• @Tloz The sum is indeed 4/3, and there is no reason it cannot exceed 1. It is the expected number of losses, not a proability if that's what you were thinking. Commented Dec 11, 2023 at 22:41
• @EphraimRuttenberg oh, yeah, my bad. I'll definitly stop browsing stackoverflow afterdark ^^
– Tloz
Commented Dec 12, 2023 at 15:53
• @Evargalo gah! you are indeed, correct, I'm sorry. Will correct it. Commented Dec 13, 2023 at 13:04
• There is more than one way to write the expectation of the number of losses as a sum; intuitively I would have written 1/3 + 1/6 + 1/12 + 1/24 + 1/48 + ... = 1/3(1 + 1/2 + 1/4 + ...) = 2/3.
– Stef
Commented Dec 13, 2023 at 18:21

I agree with both answers, but the answer is a little simpler than their explanations. It can be simplified to:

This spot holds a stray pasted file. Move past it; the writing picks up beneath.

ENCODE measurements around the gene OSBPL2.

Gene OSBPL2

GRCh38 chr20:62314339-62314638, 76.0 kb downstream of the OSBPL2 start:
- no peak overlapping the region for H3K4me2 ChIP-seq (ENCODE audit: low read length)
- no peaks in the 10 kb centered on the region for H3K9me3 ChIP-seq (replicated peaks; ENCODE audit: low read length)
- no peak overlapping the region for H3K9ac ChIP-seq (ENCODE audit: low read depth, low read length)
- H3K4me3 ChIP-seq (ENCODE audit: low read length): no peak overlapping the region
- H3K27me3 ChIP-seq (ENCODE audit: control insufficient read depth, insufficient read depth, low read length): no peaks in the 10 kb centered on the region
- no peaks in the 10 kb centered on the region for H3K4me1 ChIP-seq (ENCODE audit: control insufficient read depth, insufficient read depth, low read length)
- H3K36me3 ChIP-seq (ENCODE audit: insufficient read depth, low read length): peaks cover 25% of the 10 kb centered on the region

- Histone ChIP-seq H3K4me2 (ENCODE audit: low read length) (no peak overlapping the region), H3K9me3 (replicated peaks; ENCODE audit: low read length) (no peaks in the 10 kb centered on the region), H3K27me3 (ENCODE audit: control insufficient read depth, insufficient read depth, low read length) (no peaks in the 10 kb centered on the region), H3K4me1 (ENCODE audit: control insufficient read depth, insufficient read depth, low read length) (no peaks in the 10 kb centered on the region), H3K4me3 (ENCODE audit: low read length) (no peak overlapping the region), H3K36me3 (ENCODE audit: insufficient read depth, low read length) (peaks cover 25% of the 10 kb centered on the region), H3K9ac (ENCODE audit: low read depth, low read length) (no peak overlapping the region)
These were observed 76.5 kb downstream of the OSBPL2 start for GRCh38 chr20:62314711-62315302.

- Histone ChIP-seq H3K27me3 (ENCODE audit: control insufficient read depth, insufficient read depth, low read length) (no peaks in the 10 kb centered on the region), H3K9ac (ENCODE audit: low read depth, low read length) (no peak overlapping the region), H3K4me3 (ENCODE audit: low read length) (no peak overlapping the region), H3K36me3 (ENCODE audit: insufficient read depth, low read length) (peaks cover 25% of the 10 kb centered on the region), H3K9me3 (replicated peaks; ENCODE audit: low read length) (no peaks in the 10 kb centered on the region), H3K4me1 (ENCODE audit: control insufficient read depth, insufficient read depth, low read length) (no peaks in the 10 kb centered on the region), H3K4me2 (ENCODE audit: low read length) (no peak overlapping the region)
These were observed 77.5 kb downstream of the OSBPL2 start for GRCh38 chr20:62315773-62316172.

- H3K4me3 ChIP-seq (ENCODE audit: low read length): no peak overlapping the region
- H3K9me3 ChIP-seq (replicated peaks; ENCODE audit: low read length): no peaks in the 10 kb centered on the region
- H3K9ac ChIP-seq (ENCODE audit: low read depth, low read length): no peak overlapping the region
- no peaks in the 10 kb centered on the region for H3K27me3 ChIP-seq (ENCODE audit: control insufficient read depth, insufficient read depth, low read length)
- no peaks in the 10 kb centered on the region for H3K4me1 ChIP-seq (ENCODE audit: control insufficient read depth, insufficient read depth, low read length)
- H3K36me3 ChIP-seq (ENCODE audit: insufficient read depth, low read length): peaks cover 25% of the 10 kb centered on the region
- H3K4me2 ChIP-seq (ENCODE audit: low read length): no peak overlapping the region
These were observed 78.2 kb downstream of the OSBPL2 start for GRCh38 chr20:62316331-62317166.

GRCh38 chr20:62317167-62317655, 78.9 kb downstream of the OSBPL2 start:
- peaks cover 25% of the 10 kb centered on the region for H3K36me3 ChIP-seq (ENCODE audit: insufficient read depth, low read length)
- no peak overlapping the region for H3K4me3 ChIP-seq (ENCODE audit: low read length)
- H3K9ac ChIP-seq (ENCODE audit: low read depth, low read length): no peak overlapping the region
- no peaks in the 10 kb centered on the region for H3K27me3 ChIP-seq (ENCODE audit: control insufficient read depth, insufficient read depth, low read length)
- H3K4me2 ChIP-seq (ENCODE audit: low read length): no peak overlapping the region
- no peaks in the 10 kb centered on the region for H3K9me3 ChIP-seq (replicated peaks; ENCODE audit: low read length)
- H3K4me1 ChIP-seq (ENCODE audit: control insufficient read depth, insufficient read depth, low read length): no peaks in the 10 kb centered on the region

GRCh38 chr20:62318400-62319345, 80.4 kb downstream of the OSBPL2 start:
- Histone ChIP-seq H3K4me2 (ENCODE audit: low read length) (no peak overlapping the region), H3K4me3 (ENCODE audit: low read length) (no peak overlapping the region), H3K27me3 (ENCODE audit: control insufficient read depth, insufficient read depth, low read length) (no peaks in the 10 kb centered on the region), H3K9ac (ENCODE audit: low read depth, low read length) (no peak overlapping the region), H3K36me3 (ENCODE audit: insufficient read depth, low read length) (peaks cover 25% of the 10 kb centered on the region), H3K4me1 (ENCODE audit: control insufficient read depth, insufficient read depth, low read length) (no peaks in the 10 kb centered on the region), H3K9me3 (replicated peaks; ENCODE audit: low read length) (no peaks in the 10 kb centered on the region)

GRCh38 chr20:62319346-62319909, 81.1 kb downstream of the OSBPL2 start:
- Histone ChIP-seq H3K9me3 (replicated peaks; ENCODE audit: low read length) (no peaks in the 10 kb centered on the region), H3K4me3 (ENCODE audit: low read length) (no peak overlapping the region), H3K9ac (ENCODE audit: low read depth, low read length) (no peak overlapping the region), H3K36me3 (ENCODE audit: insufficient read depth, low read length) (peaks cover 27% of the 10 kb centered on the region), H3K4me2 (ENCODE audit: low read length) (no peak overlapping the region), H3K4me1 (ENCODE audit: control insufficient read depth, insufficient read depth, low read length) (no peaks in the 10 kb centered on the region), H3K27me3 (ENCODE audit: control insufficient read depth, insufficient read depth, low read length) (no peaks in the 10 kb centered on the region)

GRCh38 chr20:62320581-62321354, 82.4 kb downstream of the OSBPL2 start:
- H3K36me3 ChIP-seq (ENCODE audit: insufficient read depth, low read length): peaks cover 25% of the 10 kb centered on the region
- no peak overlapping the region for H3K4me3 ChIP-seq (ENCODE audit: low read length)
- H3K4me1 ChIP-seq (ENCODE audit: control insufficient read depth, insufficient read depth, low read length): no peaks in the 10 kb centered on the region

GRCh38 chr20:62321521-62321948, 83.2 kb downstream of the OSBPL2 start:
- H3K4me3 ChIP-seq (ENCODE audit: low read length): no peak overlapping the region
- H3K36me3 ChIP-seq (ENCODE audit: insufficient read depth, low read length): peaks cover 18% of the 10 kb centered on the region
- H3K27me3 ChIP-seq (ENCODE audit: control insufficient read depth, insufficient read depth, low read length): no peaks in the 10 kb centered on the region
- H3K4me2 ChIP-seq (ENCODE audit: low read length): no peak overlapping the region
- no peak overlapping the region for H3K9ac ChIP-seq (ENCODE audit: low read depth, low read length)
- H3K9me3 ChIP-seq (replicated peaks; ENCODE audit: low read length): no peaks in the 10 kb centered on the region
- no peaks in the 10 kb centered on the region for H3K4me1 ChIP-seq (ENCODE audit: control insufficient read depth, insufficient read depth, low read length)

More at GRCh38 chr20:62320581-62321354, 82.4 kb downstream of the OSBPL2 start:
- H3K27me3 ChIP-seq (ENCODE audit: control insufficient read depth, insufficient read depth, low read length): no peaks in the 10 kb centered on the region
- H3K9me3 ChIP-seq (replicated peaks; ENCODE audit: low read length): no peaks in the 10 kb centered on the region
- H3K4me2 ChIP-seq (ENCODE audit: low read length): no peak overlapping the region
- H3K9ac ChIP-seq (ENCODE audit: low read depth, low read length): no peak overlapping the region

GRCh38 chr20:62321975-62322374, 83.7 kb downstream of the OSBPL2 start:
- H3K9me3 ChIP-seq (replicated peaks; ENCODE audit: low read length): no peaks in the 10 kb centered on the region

On every round after the first, the best play is what your opponent would have beaten in the last round. If they played rock, you now play scissors. This gives you a win or a tie.

In the event you can't play the best play (because you played it last time), the second best is to play the same one they played last time. This gives you a win or a loss.

Those two rules alone cover every possibility.

For completeness:

Obviously, your play on the first round doesn't matter. You have a 1/3-1/3-1/3 chance of a win/loss/tie.

Yes

Here is a winning strategy:

First play Paper. Just because.

Then at each move there are 3 possibilities:

If you have just made a draw (wlog, you both played Rock) then you both have the same possibilities for the next move, one beating the other (here Scissors > Paper). Play this one (here Scissors) with an expected score of 3/4.

If you have just lost (wlog, you played Rock against Paper), then one of your two possibilities can make either a draw or a loss (here Scissors, vs Scissors or Rock) and the other can either win or lose (here Paper, vs Scissors or Rock). Play the latter one with an expected score of 1/2.